14. 14. Comparison with holographic data storage  3D optical data storage is related to (and competes with) holographic data storage.  Recently 3D holographic storage has been realized by the use of microholograms.  Layer-selection multilayer technology is also closely related.  Holographic data storage is a potential replacement technology in the area of high-capacity data storage currently dominated by magnetic and conventional optical data storage. 14
  15. 15. Comparison with holographic data storage  Magnetic and optical data storage devices rely on individual bits being stored as distinct magnetic or optical changes on the surface of the recording medium.  Holographic data storage overcomes this limitation by recording information throughout the volume of the medium and is capable of recording multiple images in the same area utilizing light at different angles.  Holographic storage is capable of recording and reading millions of bits in parallel, enabling data transfer rates greater than those attained by traditional optical storage.  The stored data is read through the reproduction of the same reference beam used to create the hologram. 15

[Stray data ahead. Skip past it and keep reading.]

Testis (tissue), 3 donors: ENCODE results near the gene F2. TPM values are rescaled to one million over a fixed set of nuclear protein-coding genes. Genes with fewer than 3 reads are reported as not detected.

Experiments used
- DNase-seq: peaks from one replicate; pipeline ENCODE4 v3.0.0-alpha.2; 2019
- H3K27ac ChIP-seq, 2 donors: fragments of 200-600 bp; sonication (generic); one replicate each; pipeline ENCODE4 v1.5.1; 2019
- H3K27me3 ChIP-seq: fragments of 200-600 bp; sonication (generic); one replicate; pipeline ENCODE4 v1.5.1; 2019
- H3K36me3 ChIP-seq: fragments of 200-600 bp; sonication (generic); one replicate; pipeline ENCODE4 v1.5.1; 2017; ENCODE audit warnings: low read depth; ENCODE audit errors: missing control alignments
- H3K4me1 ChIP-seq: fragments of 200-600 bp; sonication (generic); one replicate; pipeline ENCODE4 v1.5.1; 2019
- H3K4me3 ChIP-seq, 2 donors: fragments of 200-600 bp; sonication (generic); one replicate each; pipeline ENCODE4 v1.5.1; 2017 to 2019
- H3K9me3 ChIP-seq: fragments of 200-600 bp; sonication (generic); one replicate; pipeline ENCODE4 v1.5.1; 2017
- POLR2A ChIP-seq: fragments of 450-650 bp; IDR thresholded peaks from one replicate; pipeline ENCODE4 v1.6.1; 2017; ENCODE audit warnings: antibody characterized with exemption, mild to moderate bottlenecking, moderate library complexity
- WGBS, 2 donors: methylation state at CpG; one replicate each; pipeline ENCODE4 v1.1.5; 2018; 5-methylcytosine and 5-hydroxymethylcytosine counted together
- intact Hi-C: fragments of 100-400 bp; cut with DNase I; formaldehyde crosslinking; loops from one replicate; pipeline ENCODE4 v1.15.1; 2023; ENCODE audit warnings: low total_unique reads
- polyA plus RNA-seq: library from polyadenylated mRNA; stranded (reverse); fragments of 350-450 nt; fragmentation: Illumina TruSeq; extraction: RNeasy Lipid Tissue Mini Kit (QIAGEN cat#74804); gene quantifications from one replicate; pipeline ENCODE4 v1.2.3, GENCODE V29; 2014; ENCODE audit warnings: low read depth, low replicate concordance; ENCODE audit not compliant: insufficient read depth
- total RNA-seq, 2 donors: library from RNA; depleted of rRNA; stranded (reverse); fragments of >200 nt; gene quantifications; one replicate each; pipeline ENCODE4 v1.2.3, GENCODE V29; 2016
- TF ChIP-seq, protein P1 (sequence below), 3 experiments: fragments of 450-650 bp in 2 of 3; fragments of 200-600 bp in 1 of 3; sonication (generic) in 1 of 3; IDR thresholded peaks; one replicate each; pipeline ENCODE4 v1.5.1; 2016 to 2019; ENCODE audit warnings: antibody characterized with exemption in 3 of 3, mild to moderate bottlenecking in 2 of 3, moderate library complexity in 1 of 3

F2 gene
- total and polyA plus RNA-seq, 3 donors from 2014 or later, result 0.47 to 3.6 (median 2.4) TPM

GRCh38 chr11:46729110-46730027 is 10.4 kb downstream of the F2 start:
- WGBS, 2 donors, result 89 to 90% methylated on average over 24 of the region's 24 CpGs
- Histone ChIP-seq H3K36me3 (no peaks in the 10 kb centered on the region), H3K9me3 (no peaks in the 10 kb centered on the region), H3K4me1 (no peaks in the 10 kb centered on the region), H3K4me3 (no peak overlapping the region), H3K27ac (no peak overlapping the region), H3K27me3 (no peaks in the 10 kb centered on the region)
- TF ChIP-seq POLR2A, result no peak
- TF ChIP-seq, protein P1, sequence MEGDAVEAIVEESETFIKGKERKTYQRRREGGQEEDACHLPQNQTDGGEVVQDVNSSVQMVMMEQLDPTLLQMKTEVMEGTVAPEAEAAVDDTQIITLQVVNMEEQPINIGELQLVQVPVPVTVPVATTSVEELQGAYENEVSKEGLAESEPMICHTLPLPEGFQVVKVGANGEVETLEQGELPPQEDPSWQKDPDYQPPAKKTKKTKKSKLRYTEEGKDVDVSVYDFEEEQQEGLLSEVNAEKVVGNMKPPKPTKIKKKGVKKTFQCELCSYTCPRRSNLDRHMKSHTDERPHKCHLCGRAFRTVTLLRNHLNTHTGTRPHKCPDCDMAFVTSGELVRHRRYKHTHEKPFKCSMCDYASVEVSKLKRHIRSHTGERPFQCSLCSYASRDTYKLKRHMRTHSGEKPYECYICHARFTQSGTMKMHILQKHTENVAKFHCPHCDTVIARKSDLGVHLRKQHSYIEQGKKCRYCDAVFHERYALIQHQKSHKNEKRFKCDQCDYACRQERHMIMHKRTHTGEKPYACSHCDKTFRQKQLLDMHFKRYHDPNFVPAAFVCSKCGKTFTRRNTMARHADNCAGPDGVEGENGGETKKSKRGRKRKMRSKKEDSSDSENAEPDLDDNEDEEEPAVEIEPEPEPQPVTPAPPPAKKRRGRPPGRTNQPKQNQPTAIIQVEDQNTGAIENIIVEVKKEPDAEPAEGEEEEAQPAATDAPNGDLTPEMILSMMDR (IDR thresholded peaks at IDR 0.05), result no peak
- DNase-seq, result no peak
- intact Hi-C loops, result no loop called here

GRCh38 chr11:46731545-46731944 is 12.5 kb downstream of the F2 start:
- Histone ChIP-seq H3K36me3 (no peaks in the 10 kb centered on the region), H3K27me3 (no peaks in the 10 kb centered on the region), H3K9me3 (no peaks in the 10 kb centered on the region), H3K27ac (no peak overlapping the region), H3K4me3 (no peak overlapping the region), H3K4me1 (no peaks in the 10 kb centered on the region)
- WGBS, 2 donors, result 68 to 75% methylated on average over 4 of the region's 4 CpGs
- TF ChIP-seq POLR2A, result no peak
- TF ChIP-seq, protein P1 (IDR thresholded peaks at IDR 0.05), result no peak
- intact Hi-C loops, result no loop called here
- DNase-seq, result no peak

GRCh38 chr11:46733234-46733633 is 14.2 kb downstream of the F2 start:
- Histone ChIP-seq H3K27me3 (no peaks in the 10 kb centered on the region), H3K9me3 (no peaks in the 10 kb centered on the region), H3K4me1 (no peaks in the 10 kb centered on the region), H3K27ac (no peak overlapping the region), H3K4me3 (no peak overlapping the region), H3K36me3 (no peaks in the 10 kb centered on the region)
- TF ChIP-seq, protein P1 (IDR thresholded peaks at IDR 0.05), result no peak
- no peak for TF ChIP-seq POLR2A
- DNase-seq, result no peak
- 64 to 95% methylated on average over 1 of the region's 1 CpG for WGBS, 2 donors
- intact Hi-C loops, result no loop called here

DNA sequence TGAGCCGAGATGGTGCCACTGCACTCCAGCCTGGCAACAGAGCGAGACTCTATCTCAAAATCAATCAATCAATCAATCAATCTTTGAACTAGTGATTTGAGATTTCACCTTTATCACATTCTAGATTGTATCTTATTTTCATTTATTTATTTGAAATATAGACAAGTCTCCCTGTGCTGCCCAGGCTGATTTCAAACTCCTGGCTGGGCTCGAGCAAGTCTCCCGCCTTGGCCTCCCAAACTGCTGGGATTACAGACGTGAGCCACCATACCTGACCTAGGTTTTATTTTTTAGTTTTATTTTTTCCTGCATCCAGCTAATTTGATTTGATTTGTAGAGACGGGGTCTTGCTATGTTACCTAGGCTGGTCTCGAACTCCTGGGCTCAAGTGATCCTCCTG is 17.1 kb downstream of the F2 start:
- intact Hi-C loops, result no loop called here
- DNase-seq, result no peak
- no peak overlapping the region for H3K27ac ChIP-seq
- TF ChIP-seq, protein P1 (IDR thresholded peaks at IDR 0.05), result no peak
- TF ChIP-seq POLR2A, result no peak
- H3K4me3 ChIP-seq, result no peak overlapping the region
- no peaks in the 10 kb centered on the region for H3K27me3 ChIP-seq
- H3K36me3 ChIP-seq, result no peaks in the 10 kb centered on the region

16. 16. Cont…  The reference beam’s light is focused on the photosensitive material, illuminating the appropriate interference pattern, the light diffracts on the interference pattern, and projects the pattern onto a detector.  The detector is capable of reading the data in parallel, over one million bits at once, resulting in the fast data transfer rate.  Files on the holographic drive can be accessed in less than 200 milliseconds. 16
  17. 17. Design issues  Despite the highly attractive nature of 3D optical data storage, the development of commercial products has taken a significant length of time. This results from limited financial backing in the field, as well as technical issues, including:  Destructive reading.  Thermodynamic stability  Media sensitivity 17
  18. 18. Conclusion 3D optical data storage or holographic data storage are now in state of prototyping and research. Its potential applications to storage and archiving of data that was previously erased for economic reasons holographic disc. Ultra HD sony and other big companies are interested in this technology 18
  19. 19. Reference  Ishan Goradia, Jheel Doshi and Khushali Deulkar , A Review Paper on 3D Optical Data Storage, International Journal of Current Engineering and Technology  G.W. Burr and D. Psaltis, (1998), Holographic Data Storage,  E. N. Glezer, M. Milosavl jevic, L. Huang, R. J. Finlay, T.-H. Her, J. P. Callan, and E. Mazur , 3-D Optical Storage Inside Transparent Materials.  [Online], Available: optical data storage.  Claudia C . Corredor,(2007)Two-photon 3D Optical Data Storage Via Fluorescence Modulation of Fluorene Dyes by Photochromic Diarylethenes. 19
  20. 20. Q & A 20
  21. 21. Thank you 21